• The walkout occurred during a seminar delivered by Democratic Rep. Elissa Slotkin
  • Chinese students at the event jeered and taunted an Uyghur student who broached the topic of genocide
  • The Uyghur student said the university has yet to inquire about her welfare following the incident

A group of Chinese students at Cornell University walked out during a guest lecture when an Uyghur student brought up China’s genocide in Xinjiang.

Rizwangul NurMuhammad, who is also a Fullbright scholar at the Ivy League university, broached the topic during a seminar delivered by Rep. Elissa Slotkin, D-Mich., last Thursday.

In a video of the incident, NurMuhammad spoke of her brother’s imprisonment and asked why the U.S. has yet to impose sanctions on the Chinese government for its genocide in Xinjiang when it responded quickly against Russia over its invasion of Ukraine.

Multiple Chinese people present at the event jeered and taunted NurMuhammad following her question. About 40 Chinese students later walked out of the lecture hall.

“We have a lot of the Chinese students exiting the room, Congresswoman, just to let you know,” a university staff member was heard telling Rep. Slotkin as students walked out, according to The Independent, which received a copy of the video.

“I feel for you and I’m sorry that you’re going through that and I’m sorry that the students just felt the need to leave,” Rep. Slotkin told NurMuhammad.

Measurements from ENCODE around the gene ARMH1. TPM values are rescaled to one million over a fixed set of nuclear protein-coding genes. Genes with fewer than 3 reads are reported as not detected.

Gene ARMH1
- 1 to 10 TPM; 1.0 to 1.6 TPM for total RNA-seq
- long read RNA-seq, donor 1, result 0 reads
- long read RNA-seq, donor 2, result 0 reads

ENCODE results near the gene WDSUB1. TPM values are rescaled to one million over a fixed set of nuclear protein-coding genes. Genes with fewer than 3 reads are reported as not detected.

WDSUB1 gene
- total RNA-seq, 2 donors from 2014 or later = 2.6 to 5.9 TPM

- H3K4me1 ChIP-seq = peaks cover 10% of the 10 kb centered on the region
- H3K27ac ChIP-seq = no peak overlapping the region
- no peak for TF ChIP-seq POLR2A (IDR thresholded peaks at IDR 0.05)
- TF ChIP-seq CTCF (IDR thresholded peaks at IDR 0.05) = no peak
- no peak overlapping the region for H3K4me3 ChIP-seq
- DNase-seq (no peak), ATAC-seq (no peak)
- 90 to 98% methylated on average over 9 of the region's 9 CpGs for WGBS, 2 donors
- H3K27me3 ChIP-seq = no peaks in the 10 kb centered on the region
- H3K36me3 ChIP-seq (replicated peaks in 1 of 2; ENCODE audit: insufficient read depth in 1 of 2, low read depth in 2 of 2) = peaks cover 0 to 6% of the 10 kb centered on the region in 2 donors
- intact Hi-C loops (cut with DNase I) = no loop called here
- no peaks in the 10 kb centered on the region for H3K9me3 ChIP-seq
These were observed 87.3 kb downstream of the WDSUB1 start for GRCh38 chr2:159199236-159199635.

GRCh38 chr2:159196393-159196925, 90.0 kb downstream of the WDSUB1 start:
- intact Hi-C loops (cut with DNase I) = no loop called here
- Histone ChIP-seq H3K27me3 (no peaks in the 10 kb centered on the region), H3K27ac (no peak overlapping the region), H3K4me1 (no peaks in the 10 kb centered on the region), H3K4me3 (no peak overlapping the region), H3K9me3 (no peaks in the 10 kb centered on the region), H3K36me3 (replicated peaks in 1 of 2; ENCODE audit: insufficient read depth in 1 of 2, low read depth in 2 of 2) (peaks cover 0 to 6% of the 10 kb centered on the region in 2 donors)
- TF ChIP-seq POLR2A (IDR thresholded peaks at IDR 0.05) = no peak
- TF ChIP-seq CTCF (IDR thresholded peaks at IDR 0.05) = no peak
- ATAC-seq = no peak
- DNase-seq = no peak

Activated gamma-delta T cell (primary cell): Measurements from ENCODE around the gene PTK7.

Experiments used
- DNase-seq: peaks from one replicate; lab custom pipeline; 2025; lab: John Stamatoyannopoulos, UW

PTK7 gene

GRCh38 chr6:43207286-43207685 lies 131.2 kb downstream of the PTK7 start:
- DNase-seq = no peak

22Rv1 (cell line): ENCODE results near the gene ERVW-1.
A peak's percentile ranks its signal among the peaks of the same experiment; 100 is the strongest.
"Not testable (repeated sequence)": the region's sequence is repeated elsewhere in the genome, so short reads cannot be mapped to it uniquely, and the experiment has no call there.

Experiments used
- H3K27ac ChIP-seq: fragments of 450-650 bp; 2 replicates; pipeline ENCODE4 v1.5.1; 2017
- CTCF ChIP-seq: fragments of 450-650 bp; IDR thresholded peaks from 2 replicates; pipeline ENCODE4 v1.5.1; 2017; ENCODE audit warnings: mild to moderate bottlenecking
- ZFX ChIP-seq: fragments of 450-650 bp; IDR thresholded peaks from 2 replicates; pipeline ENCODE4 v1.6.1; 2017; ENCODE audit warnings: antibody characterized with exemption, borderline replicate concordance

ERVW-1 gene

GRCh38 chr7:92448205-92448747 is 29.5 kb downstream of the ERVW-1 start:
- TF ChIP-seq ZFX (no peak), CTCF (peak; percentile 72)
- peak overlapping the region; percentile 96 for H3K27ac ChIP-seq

A day following the incident, a Chinese student leader emailed the faculty of the Cornell Institute of Public Affairs. The email, which was signed by 88 students, cited complaints about the “extremely hostile” atmosphere during the seminar.

“At that moment, we were not sitting in a classroom; we were crucified in a courtroom for crimes that we did not commit,” the students wrote.

In response, the Cornell Institute for Public Affairs acknowledged that the human rights abuses of the Uyghur people were “valuable points of discussion,” but added that they must also respect the walkouts as a form of protest.

NurMuhammad said the response from the administration left her feeling unsupported, adding that the university has yet to reach out to her to inquire about her welfare.

“I have to stay silent because my speech and my personal experience are not welcome to be shared in that space," she told Axios.

China has been accused of possibly committing genocide against the Uyghur population living in the region of Xinjiang. As of 2021, human rights groups believe the Chinese government has detained more than one million Uyghurs and cited evidence that showed some were tortured and sexually abused in the camps. The groups also cited evidence that some Uyghur women were being forcibly sterilized.

Demonstrators from the Uyghur community take part in a protest near the Belgium parliament in Brussels in July 2021
Demonstrators from the Uyghur community take part in a protest near the Belgium parliament in Brussels in July 2021 AFP / Kenzo TRIBOUILLARD